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Enormous variation in social care quality reinforces need for urgent funding review

Huge disparity has been revealed in the quality of care homes across the country by a new Independent Age report that looked into the number of providers that had been rated poorly in inspections.

The study looked into the proportion of care homes that were performing badly (receiving ratings of ‘required improvement’ or ‘inadequate’ from the CQC) in March, and found that the north west was the worst-performing region. After that, Yorkshire & the Humber and the south east were also poor performers.

Seven of the eight worst-performing English local authorities for care home quality were located in the north west, as a third of care homes were found to not be up to scratch.

In contrast, the best-performing regions were located in London, the east of England and the south west.

At a local level the variation was even more stark, as more than half of the care homes in five authority areas – Stockport, Salford, Tameside, Manchester and Kensington and Chelsea – were found to be performing badly.

In the north west town of Bury, for example, one in eight homes were poor performers, whereas in the neighbouring town of Salford a huge three out of five homes were rated ‘inadequate’ or ‘requires improvement’.

This demonstrates an unacceptable disparity between the quality of care across the country, argued Simon Bottery, director of policy at Independent Age, adding: “No one should be forced to live in an unsatisfactory care home but our analysis shows this is the grim reality in some parts of the country.”

Bottery claimed that the market was not providing a decent choice for older people and their families, and there was little indication that local authorities or the government were doing enough to address the problem.

“Money is likely to be one cause but not the only one. The government has an opportunity to address this in its upcoming Green Paper on social care but, in the meantime, councils must demonstrate that they understand the reasons for care home failures and are working to resolve them,” he said.

Vice chair of the LGA’s Community Wellbeing Board, Cllr Linda Thomas, agreed that the results were concerning and something that councils take very seriously.

But she also emphasised that it was important to note many care homes in England were still performing to a high standard.

“The CQC’s most recent state of care report found that across the country more than 70% of social care services are rated good or outstanding and only 2% as inadequate,” said Cllr Thomas.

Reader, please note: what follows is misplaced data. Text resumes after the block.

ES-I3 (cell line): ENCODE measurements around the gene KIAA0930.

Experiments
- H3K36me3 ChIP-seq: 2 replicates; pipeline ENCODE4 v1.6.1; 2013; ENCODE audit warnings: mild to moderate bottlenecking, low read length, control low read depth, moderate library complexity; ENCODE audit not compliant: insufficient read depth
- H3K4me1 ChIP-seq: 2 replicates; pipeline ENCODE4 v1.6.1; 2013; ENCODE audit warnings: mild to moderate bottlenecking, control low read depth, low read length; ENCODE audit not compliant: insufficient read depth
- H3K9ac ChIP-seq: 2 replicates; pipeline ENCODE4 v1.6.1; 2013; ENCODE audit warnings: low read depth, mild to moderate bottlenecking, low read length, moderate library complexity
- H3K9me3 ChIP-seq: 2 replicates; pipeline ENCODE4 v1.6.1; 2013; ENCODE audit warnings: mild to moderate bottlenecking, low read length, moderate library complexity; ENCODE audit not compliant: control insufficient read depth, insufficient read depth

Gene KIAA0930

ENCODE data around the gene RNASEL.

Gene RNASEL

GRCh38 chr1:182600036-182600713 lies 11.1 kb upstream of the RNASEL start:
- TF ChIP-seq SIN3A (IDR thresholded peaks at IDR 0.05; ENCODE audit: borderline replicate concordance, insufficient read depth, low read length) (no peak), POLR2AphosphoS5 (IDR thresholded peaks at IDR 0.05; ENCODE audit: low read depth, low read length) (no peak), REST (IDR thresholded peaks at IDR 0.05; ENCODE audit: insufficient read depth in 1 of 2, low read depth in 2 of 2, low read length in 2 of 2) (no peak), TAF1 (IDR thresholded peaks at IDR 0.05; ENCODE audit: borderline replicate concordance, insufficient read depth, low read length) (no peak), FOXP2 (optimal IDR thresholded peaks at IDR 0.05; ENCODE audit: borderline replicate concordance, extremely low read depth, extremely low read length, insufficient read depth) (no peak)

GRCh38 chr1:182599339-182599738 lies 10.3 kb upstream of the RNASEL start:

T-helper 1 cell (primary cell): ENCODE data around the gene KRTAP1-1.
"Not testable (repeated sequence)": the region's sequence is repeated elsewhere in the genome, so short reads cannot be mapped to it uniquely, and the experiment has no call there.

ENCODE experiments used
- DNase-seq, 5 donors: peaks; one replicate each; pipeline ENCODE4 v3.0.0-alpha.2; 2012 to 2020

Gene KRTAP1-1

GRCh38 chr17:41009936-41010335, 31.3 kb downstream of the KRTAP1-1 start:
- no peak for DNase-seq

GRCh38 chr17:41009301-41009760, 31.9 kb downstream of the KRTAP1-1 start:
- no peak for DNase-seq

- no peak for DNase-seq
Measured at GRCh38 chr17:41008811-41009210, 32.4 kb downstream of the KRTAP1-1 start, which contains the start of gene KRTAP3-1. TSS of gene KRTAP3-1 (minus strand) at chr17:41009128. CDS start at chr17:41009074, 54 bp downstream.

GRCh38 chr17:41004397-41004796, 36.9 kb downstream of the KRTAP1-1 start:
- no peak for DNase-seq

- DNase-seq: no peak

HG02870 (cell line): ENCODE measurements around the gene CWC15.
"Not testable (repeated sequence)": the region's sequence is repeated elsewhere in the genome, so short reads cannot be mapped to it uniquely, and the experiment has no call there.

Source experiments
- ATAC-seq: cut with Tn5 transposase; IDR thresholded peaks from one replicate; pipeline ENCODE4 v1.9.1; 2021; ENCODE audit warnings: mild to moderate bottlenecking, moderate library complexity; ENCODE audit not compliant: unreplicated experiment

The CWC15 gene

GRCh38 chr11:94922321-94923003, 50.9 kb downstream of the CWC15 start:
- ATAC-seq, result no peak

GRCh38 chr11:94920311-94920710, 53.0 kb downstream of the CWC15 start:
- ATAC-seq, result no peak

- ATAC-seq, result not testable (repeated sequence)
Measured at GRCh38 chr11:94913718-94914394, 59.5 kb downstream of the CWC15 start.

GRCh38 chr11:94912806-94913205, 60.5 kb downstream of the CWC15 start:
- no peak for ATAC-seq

She also noted that 40% of care homes were not commissioned by councils and not all care homes had contracts with local authorities.

“The fees councils pay, the contracts they manage and the support offered, all contribute to performance levels,” explained Cllr Thomas.

“But crucially, it is the way in which services are run by providers that is the most critical factor in ensuring a high quality of care. The findings of this report further reinforces the need for an urgent review of how adult social care is funded, if we are to tackle the serious threats to social care provision, including any variation in care home quality.”

And Margaret Willcox, president elect of the Association of Directors of Adult Social Services, added that people and their families deserved better standards of care – but agreed that a good number of homes were still performing up to the required standard.

“However, the CQC raised concerns that the sustainability of the adult social care market is approaching a tipping point,” she warned. “Despite councils working hard with providers and the sector to maintain and improve the quality of care provided, the chronic and historic underfunding of social care has severely impacted on their ability to do so.”

Willcox pointed to reductions in funding, increased demand due to people living longer and with more complex needs, and the cost of the National Living Wage as elements that were putting huge pressure on councils and providers – all of which are finding it hard to recruit and retain staff, especially in the home care sector.

“The £2bn for adult social care for the next three years will help plug the funding gap for adult social but this is only a short-term measure,” she continued.

“Adult social care needs to be a national priority. The forthcoming social care Green Paper provides a critical opportunity to future-proof adult social care and improve quality, and we look forward to working with the sector to help the government achieve this vital goal for the benefit of society as a whole.”


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